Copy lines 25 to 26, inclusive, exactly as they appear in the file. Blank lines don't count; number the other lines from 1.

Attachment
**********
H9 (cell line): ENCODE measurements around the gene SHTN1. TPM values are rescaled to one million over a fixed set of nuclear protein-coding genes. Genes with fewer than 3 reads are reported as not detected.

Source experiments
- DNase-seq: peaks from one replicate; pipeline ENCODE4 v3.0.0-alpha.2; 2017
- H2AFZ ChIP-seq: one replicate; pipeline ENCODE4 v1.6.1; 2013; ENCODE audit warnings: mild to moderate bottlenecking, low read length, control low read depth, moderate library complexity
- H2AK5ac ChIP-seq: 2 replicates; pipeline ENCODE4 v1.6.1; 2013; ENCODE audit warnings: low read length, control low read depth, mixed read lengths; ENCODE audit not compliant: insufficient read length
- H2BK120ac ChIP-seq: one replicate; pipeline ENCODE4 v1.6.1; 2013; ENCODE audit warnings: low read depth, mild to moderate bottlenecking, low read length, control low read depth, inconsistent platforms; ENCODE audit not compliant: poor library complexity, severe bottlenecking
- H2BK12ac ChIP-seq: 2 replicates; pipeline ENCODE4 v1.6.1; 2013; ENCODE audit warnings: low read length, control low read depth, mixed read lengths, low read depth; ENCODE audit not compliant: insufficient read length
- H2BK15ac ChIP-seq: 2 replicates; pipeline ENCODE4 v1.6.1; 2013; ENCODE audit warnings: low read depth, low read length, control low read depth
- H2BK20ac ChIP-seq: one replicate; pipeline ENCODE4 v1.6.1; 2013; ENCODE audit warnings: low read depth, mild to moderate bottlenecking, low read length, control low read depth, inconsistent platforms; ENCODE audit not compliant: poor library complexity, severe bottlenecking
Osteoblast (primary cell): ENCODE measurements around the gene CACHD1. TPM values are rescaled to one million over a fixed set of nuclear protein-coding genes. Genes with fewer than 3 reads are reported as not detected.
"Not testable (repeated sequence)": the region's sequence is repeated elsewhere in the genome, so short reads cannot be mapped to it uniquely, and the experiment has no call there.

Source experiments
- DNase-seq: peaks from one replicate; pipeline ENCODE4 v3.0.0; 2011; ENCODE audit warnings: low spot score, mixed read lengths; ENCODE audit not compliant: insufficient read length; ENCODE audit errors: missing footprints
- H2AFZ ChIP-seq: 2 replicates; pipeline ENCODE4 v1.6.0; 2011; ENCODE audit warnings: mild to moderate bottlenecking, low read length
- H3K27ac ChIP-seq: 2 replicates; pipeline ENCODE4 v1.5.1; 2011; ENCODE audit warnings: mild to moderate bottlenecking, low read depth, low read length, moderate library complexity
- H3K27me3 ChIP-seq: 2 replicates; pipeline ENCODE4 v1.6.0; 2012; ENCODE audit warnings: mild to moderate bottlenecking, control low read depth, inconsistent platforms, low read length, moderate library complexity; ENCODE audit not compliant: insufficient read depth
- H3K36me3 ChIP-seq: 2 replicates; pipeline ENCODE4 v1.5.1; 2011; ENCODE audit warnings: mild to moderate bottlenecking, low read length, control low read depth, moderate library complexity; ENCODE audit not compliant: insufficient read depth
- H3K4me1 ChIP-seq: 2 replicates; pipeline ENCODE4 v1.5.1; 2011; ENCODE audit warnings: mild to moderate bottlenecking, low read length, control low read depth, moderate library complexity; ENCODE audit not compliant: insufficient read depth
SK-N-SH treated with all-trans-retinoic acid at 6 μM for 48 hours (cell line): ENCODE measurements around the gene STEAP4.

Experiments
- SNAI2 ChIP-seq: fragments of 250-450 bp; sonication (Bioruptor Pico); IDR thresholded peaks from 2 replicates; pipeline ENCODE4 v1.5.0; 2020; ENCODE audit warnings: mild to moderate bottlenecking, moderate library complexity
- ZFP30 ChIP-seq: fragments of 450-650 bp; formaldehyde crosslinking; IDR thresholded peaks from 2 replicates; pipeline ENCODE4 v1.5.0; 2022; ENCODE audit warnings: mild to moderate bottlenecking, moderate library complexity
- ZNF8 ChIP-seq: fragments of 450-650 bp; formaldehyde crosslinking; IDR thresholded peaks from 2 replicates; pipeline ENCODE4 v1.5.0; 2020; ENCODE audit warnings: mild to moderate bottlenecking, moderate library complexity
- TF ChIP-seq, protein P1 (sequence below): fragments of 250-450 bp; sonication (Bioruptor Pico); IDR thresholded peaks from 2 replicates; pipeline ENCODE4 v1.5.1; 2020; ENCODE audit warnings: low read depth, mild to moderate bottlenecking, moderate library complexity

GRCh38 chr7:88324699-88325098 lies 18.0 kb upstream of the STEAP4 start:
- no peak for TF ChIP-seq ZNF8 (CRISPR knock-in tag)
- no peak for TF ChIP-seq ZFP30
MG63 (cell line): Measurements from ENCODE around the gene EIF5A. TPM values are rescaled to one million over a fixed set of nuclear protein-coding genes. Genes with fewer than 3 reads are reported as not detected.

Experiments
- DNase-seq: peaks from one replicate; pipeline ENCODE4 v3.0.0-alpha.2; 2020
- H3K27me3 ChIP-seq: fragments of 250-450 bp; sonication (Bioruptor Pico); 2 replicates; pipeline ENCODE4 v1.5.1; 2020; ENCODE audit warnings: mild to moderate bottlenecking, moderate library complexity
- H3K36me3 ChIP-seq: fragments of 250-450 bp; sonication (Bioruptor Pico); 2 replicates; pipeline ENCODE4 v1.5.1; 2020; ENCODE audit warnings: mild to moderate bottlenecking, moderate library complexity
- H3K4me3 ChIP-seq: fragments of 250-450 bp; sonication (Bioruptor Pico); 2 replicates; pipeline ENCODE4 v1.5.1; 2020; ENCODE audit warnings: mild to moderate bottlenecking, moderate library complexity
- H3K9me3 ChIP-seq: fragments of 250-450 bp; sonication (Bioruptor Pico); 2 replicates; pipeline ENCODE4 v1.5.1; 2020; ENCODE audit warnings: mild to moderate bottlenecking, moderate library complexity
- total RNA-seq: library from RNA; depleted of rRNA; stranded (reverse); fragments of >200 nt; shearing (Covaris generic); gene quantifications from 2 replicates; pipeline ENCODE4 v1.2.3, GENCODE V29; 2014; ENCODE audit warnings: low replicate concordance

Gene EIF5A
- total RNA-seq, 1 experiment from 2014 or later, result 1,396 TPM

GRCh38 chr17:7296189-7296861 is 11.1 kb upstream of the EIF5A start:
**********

GRCh38 chr7:88324699-88325098 lies 18.0 kb upstream of the STEAP4 start:
- no peak for TF ChIP-seq ZNF8 (CRISPR knock-in tag)